The Greenland ice sheet experienced a “massive melting event” this week, releasing enough mass “to cover Florida with 2 inches (5 centimetres) of water” according to Danish government researchers who monitor the ice sheet.
The researchers, who post the results of their monitoring on the website Polar Portal, said the melting event on Wednesday was the third-largest single-day loss of ice in Greenland since 1950 — with the others happening in 2012 and 2019.
Although the 2019 event was larger by volume, researchers said Wednesday’s event affected a bigger area.
WHY DID SO MUCH ICE MELT?
An estimated 22 gigatons of ice melted from the sheet on Wednesday.
More than half of that mass (12 gigatons) flowed into the ocean according to climate scientist Xavier Fettweis of the University of Liege in Belgium.
He noted that prior heavy snowfall allowed the remaining 10 gigatons to be absorbed and potentially refrozen.
A gigaton is a unit of mass equivalent to one billion metric tons or 2.2 trillion pounds.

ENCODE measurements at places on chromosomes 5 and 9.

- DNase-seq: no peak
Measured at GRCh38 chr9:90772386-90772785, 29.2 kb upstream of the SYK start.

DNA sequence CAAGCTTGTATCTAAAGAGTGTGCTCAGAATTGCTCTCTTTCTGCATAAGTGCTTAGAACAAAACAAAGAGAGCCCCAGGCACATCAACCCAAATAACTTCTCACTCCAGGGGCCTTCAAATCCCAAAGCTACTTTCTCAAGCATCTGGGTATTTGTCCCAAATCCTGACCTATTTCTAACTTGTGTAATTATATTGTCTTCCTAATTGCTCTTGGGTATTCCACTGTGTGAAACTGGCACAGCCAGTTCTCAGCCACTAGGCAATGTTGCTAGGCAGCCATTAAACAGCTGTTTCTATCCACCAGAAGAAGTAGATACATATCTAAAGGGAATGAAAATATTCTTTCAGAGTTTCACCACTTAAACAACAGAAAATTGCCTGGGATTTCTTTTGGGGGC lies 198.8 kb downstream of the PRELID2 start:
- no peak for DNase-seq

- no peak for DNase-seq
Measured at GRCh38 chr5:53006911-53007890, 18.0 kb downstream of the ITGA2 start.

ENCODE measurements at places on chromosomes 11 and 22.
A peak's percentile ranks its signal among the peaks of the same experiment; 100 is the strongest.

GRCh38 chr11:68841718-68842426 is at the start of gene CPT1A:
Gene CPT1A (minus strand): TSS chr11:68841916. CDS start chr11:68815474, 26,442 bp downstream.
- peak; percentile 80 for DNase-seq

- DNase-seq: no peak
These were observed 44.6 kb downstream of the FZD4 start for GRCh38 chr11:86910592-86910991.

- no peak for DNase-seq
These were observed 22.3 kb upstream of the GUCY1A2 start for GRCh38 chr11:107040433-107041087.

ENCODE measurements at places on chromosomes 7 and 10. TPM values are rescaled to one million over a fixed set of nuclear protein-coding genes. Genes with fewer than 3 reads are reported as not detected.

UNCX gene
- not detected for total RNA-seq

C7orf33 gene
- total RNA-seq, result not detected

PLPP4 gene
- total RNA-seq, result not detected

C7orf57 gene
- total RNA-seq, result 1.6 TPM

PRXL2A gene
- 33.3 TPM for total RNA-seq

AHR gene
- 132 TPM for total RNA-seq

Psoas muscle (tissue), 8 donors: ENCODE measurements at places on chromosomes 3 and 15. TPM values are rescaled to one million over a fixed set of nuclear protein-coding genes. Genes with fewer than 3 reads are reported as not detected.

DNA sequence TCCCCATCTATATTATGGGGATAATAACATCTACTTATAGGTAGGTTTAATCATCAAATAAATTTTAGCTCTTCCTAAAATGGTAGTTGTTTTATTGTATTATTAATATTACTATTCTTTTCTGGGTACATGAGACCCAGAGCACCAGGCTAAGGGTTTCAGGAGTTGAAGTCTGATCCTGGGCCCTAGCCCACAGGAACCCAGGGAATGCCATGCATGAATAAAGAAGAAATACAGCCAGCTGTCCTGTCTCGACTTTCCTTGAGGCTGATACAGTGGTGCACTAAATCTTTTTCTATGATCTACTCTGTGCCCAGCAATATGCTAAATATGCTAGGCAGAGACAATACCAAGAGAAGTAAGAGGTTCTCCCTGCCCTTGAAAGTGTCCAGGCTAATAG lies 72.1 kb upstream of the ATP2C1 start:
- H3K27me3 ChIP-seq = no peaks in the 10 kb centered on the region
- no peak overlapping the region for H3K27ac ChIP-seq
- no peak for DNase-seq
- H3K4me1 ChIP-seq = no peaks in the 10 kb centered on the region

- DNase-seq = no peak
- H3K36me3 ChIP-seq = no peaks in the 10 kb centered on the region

Scientists have pointed to changes in atmospheric circulation patterns as a determining factor, noting that the exceptionally rapid melting followed warm air being trapped over the Arctic island.
The Danish Meteorological Institute is currently reporting summer temperatures exceeding 20 degrees Celsius (68 Fahrenheit) in northern Greenland — twice the summer average.
On Thursday, thermometers in the region hit 23.4 degrees Celsius.
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WHAT’S AT STAKE IF GREENLAND MELTS?
Scientists are concerned that if atmospheric patterns continue to trap ever warmer air, it may lead to an amplified feedback loop that accelerates further melting.
The melting is especially increased as more dark earth is exposed to the sun’s rays, absorbing rather than reflecting them as the ice does.
Researchers say the ice sheet began losing mass in 1990, and that shrinkage has accelerated since 2000. They also noted that the mass loss in recent years is approximately four times greater than it was before 2000.
Greenland, the world’s largest non-continental island, is also home to the only permanent ice sheet on earth beyond Antarctica.
That fact makes it the second-largest mass of fresh water on the planet — the Greenland ice sheet and Antarctica contain 70 per cent of the world’s freshwater.
Scientists estimate global sea levels could rise between 6 and 7 meters (20-23 feet) if the sheet were to melt entirely.